On the other hand (remember, scholars don’t agree on what is happening here), Lisa Davison argues persuasively that Paul is not at all requesting that Philemon set Onesimus free but instead is asking that Philemon send the slave back to him. Philemon, after all, owes Paul, who hopes that his friend will give up his slave willingly, but that he will do it whether he wants to or not. So Paul lays “a guilt trip” on Philemon, and “plays the ‘age card’ and the ‘suffering servant card'” to get his slave back. Like many others, Davison recognizes our contemporary discomfort at Paul’s lack of judgment on the practice of slavery itself, but reminds us that Paul is a product of his times, as he lived in a world in which slavery was not only “common,” but “almost a necessary evil” (New Proclamation Year C 2010).
No matter which scholars are correct (and we of course will never know exactly what was in the heart of Paul about this question, but can only read between the lines), a lively and important conversation can be prompted in the church after reading this little letter from one good Christian to another, almost two thousand years ago. For example, as John Dominic Crossan points out, this is not a cultural-political-legal question about slavery in the ancient world of Rome, but a spiritual one for followers of Jesus who embraced the teaching of Paul in Galatians 3:28, the baptismal formula that baptism abolishes all those old distinctions: “Could the Christian master Philemon own the Christian slave Onesimus?” (God and Empire: Jesus Against Rome, Then and Now; this book provides particularly helpful background on this text, as does Crossan’s book with Jonathan L. Reed, In Search of Paul: How Jesus’s Apostle Opposed Rome’s Empire with God’s Kingdom).
We might consider then what practices, customs, and traditions would fall before the power of the gospel, no matter how comfortable we are with them because they are, after all, part of the culture in which we live. Slowly (much too slowly, for sure) and inexorably, the gospel’s power made it clear to Christians, for example, that owning another human being was an offense before God, no matter how skillfully “good Christians,” church-going Christians, relied on biblical references that seemed to accept slavery.
Whenever I lead a tour of our national offices here in Cleveland, one of the highlights is always time spent in the beautiful Amistad Chapel, named after the chapter in the life of our church when our Congregationalist forebears stood up for the captives of the slave ship, La Amistad, when they were able to rebel and make their way up north, to Connecticut. One day, the tour groups included pastors from our local churches as well as visitors from the World Council of Churches. As we stood around the table shaped like a captain’s wheel, two pastors in the first group shared how deeply moved they were when they visited Ghana and the historic sites there, where captives were shipped off to America in slavery, and now they stood in a place that remembered not only the ordeal of those captives but also the bold and courageous witness on their behalf by those whose efforts often cost them the comfort and friendship even of their own church families. The second tour group included visitors from the Netherlands, South Africa, Latin America, and Germany who were attending a conference on racism and the churches. Their questions were probing, and we had a thoughtful—and painful—discussion about the role of the churches in justifying and reinforcing the practice of slavery in the United States two hundred years ago. Today, our churches are speaking out in condemning the practice of human trafficking, and our voices can be raised—like Paul’s—on behalf of those held in bondage even in this “enlightened” age.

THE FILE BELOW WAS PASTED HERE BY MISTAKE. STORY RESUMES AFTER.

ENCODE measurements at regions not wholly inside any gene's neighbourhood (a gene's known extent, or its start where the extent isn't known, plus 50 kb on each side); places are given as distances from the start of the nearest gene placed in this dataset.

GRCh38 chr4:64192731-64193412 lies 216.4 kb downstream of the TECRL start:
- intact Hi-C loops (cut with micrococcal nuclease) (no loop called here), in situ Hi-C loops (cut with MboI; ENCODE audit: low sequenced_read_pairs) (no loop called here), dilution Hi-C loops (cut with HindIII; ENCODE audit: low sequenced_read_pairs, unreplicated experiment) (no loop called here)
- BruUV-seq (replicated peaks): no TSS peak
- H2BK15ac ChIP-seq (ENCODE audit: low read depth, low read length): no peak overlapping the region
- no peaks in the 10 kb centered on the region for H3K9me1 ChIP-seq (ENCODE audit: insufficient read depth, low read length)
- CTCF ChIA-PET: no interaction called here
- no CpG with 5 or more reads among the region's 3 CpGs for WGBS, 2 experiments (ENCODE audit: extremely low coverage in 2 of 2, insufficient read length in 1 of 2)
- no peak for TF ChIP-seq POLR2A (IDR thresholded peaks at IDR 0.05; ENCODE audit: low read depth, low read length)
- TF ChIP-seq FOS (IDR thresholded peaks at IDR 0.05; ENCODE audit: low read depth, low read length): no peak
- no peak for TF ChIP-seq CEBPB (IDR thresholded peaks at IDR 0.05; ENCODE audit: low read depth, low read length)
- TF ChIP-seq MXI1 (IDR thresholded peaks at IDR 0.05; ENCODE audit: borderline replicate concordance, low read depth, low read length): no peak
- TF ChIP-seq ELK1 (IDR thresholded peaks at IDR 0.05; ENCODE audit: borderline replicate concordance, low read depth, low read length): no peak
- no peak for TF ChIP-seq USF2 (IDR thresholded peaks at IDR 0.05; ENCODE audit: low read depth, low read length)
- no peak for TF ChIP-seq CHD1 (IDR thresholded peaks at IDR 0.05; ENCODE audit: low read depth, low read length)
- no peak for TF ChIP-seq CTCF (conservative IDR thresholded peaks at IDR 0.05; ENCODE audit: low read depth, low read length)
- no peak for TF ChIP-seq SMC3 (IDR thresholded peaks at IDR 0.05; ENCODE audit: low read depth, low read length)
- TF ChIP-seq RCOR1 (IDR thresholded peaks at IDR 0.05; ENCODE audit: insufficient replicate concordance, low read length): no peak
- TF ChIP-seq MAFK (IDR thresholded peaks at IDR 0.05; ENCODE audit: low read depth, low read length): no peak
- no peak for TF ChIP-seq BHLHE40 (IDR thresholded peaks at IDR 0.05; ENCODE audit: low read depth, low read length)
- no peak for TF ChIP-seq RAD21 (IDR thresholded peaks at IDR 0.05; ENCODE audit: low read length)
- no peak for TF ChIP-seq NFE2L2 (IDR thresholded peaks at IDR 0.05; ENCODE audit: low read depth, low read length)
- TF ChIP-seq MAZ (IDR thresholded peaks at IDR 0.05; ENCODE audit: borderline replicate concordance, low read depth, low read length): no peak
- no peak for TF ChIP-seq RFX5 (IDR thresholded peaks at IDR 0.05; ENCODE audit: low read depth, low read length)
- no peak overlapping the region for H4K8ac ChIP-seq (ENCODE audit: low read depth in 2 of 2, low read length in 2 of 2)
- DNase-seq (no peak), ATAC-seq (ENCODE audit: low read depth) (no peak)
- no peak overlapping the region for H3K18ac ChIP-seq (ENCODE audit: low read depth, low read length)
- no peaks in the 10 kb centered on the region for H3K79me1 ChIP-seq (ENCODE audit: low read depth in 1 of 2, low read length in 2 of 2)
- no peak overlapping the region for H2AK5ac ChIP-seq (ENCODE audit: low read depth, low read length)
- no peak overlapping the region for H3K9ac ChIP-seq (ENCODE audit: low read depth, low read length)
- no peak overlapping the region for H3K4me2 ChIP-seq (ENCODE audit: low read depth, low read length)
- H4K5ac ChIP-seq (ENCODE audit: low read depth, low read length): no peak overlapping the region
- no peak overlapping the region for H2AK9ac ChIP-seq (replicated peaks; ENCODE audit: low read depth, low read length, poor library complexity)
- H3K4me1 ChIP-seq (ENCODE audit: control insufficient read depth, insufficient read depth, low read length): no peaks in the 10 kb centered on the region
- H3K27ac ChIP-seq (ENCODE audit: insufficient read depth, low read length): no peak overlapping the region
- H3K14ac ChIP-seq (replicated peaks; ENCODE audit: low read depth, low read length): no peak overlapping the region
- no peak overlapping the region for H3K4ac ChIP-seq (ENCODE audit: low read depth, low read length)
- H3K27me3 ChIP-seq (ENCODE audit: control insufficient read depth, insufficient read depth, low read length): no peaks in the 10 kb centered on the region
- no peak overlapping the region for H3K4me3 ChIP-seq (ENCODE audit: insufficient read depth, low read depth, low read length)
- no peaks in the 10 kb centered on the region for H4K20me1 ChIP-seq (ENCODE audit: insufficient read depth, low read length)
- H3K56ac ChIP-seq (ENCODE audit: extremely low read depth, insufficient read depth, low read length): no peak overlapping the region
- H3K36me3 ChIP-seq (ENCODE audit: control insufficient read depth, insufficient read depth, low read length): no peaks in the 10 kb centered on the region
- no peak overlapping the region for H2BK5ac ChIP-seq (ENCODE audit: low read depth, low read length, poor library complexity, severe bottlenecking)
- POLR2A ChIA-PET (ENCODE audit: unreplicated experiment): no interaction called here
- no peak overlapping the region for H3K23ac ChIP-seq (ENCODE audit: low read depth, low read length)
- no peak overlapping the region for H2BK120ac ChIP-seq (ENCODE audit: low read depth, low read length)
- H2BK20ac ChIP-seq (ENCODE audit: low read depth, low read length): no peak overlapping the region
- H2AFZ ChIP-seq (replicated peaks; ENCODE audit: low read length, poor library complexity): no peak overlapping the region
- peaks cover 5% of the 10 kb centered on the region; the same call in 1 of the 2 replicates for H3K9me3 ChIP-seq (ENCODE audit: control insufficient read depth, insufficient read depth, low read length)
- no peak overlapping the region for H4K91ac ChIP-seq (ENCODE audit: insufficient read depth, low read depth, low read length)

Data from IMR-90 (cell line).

In the same way, the spirit of the gospel has much to say about the dignity of women, for example, no matter how many references may appear to support women’s subjugation or exclusion from church leadership, including ordination. The change in women’s status, also late in coming and not fully “here” yet, is supported by the gospel, and yet many religious institutions are catching up with secular society in recognizing it as a good thing. Dr. Martin Luther King, Jr., once said that the church should be the headlights, not the tail lights, in such matters, but too often this is not the way things happen. It seems that the church itself needs to constantly examine its practices in light of the gospel, just as we shine it on our culture.